Water Resource Management is Vital
By Angela Rogalski
Furrow irrigation dominates in the Mississippi Delta. Dr. Drew Gholson is coordinator for the National Center for Alluvial Aquifer Research at Delta Research and Extension Center in Stoneville. Gholson says that over eighty percent of the Mississippi Delta utilizes furrow irrigation as opposed to pivot irrigation.
“Furrow irrigation meaning you start at the top end of the field and let it go to the bottom end of the field,” says Gholson. “And, there are a lot of reasons for that: we’re relatively flat and we have precision level fields; we have relatively high capacity wells so we can get that water on quickly. So, all of that makes furrow irrigation fairly easy for us in the Mississippi Delta.”
However, Gholson says that furrow irrigation is usually less efficient than sprinkler irrigation. “Even though the majority of our acres are furrow irrigation, it is less efficient. But, there are a lot of tools that we promote from water conservation or irrigation management practices to use to increase water use efficiency. And, that’s an area that we’re covering with State Extension Services; helping growers and farmers with those practices.”
Gholson explains that one of those tools or practices is computerized hole selection. “This is a computer software application which designs and evaluates furrow irrigation systems. It considers the size of the field, length of poly-tubing, and elevation changes along the field crown and tells you what size hole to put in each furrow so that they all water out uniformly. And, that really increases our efficiency and reduces our pump run time by about forty percent. So that’s a big water saving tool, by just getting the right hole size per furrow to get the right flow per furrow.”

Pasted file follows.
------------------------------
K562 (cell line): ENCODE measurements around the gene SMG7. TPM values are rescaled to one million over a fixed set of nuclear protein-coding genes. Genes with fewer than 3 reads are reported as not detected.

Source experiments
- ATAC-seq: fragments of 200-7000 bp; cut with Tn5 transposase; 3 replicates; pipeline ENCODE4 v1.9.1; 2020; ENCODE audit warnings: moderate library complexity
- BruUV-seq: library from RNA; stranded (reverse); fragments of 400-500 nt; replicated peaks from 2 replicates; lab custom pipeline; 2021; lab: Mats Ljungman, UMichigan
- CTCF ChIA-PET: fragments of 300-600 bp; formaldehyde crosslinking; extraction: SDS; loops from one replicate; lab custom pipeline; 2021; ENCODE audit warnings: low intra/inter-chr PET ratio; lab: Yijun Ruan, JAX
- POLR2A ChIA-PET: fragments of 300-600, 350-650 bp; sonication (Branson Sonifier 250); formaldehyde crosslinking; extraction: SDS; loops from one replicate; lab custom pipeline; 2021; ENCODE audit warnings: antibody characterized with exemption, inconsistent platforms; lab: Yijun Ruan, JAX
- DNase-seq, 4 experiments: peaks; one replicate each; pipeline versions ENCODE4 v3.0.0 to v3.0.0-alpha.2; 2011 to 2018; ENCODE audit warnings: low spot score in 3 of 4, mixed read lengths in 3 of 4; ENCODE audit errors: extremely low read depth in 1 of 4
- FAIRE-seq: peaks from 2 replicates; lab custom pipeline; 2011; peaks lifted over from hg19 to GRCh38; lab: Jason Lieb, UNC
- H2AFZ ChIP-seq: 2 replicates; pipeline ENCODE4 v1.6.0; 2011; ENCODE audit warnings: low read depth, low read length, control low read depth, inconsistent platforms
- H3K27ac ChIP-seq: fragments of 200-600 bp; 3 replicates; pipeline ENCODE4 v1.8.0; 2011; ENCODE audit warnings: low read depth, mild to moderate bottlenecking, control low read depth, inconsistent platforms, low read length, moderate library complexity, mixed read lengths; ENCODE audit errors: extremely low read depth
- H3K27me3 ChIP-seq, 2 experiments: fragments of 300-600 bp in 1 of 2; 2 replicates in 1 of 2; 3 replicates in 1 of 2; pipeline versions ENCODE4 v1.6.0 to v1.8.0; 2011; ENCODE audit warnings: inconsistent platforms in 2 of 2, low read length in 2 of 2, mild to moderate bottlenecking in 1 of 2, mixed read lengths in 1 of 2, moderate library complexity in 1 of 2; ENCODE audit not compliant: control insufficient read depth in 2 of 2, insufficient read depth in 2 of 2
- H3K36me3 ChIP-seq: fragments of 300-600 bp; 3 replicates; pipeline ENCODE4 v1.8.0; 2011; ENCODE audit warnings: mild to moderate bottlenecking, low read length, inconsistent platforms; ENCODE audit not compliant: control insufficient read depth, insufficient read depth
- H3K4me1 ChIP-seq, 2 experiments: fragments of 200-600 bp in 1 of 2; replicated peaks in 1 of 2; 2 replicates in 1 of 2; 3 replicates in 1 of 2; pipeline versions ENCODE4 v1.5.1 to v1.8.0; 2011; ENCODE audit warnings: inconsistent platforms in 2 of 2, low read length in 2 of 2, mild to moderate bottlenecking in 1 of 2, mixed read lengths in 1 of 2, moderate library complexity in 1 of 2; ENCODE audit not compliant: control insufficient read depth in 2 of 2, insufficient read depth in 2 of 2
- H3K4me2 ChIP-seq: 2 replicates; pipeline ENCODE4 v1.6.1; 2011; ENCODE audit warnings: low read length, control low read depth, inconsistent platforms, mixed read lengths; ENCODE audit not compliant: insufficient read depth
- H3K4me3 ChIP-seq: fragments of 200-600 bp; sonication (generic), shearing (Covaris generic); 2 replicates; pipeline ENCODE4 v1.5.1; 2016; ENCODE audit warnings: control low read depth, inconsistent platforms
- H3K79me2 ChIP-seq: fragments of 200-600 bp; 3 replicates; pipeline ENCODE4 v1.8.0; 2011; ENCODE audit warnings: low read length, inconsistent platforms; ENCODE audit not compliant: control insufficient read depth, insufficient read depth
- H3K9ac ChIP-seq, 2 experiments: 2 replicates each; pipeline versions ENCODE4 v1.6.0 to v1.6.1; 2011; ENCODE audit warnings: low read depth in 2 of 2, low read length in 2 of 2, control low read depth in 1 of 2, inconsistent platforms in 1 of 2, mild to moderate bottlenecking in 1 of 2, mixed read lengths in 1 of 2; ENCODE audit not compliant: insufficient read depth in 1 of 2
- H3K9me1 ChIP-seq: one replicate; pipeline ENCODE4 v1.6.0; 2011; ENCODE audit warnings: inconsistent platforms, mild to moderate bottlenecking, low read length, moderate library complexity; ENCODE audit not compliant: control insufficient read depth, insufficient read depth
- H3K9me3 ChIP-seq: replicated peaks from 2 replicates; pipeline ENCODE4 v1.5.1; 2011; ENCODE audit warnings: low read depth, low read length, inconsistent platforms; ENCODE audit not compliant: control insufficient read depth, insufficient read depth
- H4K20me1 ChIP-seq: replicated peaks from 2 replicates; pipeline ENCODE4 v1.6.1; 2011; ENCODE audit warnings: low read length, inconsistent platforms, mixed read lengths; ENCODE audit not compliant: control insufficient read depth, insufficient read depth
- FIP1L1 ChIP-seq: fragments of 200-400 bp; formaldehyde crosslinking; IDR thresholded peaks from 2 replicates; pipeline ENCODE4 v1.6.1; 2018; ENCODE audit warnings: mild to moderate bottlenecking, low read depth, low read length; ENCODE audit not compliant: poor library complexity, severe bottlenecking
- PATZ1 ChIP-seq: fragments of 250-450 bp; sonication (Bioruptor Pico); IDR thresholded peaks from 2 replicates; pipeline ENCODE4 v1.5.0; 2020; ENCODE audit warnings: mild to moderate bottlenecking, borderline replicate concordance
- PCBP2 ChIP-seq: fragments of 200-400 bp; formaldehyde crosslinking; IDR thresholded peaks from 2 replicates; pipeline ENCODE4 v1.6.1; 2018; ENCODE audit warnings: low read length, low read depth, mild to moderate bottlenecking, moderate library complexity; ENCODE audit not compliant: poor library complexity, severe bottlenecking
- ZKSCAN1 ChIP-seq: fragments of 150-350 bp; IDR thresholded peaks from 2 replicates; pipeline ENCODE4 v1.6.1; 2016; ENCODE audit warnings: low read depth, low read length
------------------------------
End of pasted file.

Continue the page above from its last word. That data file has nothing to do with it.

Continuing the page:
Gholson says your county agent can help with that. “We have a program where all the county agents in the Delta have flow meters and elevation kits where they can go get that data for the farmer so that they can have the correct hole sizes.”
Another way that water use efficiency can be obtained is scheduling.
“When to turn on the well; when to irrigate at the right time,” says Gholson. “If farmers can hold off and not irrigate when they don’t really need to, then they can save a lot of water that way as well. And one of the ways to do that is by using soil moisture sensors. You install those into the fields and they tell you how much moisture is actually in the root profile. So, going down thirty or more inches, you can have moisture sensors installed to monitor the moisture below the surface of the fields. And that can help make the decision on when to irrigate.”
Gholson says with these tools, farmers can be good water managers and help to make furrow irrigation as efficient as possible.
“We’re also evaluating new technology in furrow irrigation, such as automation,” he adds. “Where we can control the pump and valve through our computers or our cell phones. Then, we can program when it swaps over and when it turns off. That way we can put in a prescription prior to irrigation. But, we’re only at the testing stage now, trying to see how user-friendly it is, do they open and close like they’re supposed to, and can we save water. And, I can say it looks promising. Farmers can contact their county agents and get more information on all of the efficiency resources out there, such as the full moisture sensor demonstration program we offer.”